Oh, has this changed fairly recently? I knew that British citizens couldn't technically be au pairs, but there was nothing to stop them from taking AP jobs in the UK. I'm certain that it was 'perfectly fine' from a legal/employer standpoint that minimum wage didn't apply if the employee was a treated as a member of the family?

It looks like they've changed the self-employment criteria information about nannies too. Joy.

I've found this on a paye service that says similar to what I originally thought:
If a nanny is provided with accommodation, an Employer can offset some of the cost of this against the nanny's wage for national minimum wage purposes. It should be noted however that the maximum allowable offset is £5.08 for each day accommodation is provided (£35.56 per week). If a nanny is residential and lives as part of the family, the minimum wage does not apply, so it is not necessary to use the offset.

Please note, only an employee who lives as part of the family (e.g. Eats meals with the family, socialises with the family and friends of the family) is not covered by the National Minimum Wage. All other employees are covered by the National Minimum Wage even if they live-in.
From:
www.payefornannies.co.uk/parents/minimum_wage.htm

Karoleann Tue 06-Jan-15 19:04:32

outraged - no au pairs are not treated as employees. Although the government website has changed from are not employees to unlikely to be employees.

https://www.gov.uk/au-pairs-employment-law/au-pairs

pixie - the ofest is what is mentioned above and found bring down a 25hr a week employee to an au pair(ish) salary.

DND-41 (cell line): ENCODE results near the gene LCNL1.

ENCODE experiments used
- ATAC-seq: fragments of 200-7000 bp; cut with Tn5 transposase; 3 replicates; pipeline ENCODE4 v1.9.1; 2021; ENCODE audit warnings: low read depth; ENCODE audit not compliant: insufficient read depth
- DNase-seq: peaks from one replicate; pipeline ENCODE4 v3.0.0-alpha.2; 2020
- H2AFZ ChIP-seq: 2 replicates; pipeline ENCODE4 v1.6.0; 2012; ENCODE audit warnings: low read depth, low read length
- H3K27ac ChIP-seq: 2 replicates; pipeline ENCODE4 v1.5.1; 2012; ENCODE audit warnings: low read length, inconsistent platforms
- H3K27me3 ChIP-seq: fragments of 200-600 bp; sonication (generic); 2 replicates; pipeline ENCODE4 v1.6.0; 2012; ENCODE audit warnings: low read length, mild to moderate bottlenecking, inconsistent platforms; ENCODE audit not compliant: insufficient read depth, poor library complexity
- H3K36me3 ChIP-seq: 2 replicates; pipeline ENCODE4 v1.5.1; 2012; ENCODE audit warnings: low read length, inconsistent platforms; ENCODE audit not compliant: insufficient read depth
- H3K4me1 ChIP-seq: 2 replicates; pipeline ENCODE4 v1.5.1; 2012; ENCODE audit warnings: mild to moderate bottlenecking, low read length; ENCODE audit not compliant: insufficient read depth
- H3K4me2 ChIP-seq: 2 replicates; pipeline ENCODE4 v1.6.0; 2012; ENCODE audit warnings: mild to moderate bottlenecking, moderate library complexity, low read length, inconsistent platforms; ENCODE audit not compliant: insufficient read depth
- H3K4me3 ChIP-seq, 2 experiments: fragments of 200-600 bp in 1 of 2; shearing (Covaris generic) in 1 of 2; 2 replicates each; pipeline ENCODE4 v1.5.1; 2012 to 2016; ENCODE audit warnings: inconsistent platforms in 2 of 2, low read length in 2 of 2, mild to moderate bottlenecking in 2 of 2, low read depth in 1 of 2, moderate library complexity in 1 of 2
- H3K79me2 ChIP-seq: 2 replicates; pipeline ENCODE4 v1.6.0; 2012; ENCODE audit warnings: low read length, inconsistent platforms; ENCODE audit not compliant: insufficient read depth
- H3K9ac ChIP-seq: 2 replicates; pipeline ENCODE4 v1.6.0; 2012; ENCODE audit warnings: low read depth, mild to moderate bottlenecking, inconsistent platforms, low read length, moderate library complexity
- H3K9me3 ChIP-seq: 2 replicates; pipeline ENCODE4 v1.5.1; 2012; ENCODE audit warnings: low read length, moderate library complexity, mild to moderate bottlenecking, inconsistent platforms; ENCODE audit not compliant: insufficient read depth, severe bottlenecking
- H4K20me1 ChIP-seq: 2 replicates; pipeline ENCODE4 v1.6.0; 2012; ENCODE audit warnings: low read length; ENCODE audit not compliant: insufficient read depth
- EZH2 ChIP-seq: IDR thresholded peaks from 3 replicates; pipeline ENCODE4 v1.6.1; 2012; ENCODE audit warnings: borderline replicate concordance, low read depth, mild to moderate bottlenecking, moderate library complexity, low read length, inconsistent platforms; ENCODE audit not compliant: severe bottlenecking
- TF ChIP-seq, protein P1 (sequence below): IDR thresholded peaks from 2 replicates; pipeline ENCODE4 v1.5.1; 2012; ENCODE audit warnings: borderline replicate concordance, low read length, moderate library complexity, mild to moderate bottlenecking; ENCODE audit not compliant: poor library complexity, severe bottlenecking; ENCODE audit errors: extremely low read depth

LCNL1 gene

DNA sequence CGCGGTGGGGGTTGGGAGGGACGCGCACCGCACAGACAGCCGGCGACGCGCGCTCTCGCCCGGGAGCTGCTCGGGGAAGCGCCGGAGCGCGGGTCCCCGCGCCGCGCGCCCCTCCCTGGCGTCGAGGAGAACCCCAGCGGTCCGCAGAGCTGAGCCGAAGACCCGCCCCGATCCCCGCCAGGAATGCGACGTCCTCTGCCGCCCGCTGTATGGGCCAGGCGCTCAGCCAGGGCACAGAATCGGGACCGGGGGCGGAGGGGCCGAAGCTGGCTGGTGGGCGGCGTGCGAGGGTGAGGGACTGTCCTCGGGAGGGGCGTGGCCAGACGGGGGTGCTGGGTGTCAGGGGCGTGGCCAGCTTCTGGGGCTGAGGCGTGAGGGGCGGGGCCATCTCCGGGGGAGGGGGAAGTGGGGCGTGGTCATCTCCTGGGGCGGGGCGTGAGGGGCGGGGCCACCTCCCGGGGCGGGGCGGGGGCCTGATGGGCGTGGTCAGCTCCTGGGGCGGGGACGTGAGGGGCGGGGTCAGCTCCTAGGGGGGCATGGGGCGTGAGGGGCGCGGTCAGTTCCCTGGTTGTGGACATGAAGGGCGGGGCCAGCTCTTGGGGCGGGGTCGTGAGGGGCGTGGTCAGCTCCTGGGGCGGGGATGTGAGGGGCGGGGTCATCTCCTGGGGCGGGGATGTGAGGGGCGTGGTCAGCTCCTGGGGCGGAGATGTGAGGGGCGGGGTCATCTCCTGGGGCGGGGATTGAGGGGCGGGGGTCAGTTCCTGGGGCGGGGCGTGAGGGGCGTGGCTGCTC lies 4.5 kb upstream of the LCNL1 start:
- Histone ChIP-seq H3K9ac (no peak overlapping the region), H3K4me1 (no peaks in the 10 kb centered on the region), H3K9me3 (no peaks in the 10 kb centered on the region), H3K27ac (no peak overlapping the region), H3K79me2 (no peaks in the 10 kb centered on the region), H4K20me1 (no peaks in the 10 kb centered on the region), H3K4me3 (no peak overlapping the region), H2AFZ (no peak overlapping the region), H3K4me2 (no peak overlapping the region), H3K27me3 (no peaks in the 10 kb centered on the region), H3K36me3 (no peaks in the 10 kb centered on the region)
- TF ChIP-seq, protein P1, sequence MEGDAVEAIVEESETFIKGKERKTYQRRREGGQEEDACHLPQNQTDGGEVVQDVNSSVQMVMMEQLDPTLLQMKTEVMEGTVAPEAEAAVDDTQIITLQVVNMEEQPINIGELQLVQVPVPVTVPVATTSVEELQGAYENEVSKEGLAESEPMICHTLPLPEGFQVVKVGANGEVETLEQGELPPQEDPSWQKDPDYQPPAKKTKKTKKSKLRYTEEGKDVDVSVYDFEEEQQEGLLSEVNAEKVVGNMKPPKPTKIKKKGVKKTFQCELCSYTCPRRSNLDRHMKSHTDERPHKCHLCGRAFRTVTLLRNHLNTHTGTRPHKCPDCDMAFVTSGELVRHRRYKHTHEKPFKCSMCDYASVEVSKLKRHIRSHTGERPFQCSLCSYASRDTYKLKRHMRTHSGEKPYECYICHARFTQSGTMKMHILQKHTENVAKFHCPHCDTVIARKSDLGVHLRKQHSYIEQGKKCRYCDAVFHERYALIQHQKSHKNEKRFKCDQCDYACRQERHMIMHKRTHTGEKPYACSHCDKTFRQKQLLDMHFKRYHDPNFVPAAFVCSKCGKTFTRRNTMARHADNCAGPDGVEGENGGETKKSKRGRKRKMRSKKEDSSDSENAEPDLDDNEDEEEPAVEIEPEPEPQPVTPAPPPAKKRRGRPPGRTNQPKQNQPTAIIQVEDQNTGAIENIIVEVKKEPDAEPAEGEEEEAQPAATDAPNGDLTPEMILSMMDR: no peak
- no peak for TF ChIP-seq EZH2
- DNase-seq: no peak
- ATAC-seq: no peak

OutragedFromLeeds Tue 06-Jan-15 20:11:45

I'm pretty sure they are supposed to be Karo, there was a big debate on here about it a while back and there were some good links that confirmed that the gov.uk website is not entirely accurate on this issue. I don't care enough to search it out, but you can probably find it on here somewhere. Or with any luck someone will come along who knows what I'm talking about?! I think it may have been Frak or nannynick or someone who had the links....

Karoleann Tue 06-Jan-15 22:38:00

There was a big debate on it a while ago, but as our government makes it own laws, it then puts up the information on its own websites (that have been quoted) and its citizens have to abide by them.

There was a case a while back that was taken to the European court where a Bulgarian(I think) worker wanted to be classed as a worker rather than an au pair and she won. This however, was in 2006 and she was working 40hrs+ per week for 2 years.

The government websites are actually written by government departments and are updated very frequently to reflect the laws at any given time. If you click on my link above there is a date that the advice has been written underneath and everything is very recent.

Looneybird Thu 08-Jan-15 06:30:51

Hi, I'm a bit confused about this. Can an au pair be British if working here in the UK and does the current government pay guidance found on the Web page linked by Karo apply to them? Or do they automatically become nannies and then you become the employer even if they live with you like they are a member of the family?

mrswishywashy Thu 08-Jan-15 14:27:35

It's a stupid grey area and one that needs fixed.

Thing is very few au pair positions advertised could be defined as "au pair" so many of the jobs are working 40+ hours with the au pair pay and they are not treated like the part of the family. I wish the government would fix it so that ALL household staff had to be paid minimum wage for the hours they work plus the accommadation offset.

Traditionally an au pair is working in other countries so having a British au pair in the United Kingdom doesn't make sense at all.

Could they not just be called junior nanny or mother help and get paid fairly for the work they do.

I guess at the end of the day if both sides are happy then it's not an issue however there are so many au pairs out there who are horrendously treated.